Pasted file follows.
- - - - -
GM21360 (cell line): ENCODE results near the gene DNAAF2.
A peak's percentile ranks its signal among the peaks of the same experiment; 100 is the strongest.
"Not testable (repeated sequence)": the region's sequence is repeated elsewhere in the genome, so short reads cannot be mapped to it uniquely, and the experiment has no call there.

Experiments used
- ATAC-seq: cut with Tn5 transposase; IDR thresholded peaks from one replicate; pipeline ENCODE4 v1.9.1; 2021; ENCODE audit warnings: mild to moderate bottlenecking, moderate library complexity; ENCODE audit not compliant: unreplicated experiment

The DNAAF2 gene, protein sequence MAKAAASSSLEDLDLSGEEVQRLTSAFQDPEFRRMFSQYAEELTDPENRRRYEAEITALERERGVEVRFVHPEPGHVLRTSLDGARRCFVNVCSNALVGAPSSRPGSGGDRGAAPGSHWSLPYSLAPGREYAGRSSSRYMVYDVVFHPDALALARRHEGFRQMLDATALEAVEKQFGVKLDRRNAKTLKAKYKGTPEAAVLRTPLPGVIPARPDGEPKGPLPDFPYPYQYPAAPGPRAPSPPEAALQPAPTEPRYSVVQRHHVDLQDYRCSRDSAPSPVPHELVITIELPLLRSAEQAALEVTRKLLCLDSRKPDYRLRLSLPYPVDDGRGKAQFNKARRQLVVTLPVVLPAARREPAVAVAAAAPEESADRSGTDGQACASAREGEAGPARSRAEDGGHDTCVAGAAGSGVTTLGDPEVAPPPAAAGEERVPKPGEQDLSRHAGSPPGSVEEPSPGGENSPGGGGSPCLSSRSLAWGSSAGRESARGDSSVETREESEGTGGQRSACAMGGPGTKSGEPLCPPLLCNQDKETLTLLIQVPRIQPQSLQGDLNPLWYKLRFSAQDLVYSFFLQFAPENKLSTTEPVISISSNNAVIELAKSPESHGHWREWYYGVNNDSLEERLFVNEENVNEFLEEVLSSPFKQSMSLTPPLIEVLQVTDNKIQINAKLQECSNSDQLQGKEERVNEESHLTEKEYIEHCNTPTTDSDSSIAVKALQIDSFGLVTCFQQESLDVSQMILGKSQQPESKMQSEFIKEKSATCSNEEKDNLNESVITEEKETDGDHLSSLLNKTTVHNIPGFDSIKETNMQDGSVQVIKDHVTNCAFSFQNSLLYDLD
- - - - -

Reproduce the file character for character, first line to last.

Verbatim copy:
GM21360 (cell line): ENCODE results near the gene DNAAF2.
A peak's percentile ranks its signal among the peaks of the same experiment; 100 is the strongest.
"Not testable (repeated sequence)": the region's sequence is repeated elsewhere in the genome, so short reads cannot be mapped to it uniquely, and the experiment has no call there.

Experiments used
- ATAC-seq: cut with Tn5 transposase; IDR thresholded peaks from one replicate; pipeline ENCODE4 v1.9.1; 2021; ENCODE audit warnings: mild to moderate bottlenecking, moderate library complexity; ENCODE audit not compliant: unreplicated experiment

The DNAAF2 gene, protein sequence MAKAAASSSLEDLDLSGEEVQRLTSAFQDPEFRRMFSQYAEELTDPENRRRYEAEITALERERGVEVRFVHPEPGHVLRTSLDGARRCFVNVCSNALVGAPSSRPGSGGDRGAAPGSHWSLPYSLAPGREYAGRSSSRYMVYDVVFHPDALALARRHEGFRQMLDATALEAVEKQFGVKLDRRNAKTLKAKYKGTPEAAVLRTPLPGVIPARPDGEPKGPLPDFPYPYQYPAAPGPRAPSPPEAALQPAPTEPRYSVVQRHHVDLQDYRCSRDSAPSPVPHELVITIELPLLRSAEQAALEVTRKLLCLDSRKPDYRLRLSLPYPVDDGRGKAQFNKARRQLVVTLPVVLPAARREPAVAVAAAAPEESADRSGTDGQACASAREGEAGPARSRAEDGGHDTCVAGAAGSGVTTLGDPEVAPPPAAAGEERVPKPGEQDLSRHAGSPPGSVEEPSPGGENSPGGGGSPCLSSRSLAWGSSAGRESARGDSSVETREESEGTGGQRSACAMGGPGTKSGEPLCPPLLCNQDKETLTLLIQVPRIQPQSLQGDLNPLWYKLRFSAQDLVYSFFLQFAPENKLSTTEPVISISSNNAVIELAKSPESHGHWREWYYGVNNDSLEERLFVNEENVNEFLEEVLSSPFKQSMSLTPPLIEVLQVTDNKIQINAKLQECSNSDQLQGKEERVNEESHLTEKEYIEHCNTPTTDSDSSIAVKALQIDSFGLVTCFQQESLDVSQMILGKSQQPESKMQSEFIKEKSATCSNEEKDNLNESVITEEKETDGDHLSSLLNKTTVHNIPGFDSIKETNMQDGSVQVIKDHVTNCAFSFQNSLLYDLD